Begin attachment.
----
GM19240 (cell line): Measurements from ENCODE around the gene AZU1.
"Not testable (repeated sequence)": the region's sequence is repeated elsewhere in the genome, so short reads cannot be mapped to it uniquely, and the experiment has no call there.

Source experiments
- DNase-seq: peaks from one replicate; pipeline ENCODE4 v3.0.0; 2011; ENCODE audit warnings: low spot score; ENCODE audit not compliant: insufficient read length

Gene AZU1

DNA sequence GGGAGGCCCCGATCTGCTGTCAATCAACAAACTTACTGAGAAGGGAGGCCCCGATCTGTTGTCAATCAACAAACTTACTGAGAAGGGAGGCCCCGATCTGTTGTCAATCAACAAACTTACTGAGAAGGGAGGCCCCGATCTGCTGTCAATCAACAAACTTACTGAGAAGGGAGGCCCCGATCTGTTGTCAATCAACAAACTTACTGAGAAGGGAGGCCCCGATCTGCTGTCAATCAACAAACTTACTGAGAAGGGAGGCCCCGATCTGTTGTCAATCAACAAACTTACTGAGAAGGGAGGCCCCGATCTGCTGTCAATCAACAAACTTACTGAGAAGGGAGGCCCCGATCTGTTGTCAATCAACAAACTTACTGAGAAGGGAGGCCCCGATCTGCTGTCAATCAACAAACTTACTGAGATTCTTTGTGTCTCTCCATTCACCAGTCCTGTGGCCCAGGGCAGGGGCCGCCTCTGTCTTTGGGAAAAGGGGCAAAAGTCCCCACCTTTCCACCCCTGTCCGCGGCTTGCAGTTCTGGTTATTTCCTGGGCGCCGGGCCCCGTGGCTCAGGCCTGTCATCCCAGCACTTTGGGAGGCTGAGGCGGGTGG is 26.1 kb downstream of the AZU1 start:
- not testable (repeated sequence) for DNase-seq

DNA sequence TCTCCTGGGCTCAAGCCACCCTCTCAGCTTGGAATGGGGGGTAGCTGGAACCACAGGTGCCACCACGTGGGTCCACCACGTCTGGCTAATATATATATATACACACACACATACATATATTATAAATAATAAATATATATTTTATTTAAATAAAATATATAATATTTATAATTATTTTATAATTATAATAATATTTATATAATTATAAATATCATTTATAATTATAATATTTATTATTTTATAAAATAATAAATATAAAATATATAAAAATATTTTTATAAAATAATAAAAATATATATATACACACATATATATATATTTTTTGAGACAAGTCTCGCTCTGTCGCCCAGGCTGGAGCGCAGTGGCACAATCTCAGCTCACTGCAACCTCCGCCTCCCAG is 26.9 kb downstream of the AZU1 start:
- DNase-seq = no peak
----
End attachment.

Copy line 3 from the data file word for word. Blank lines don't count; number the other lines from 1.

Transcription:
Source experiments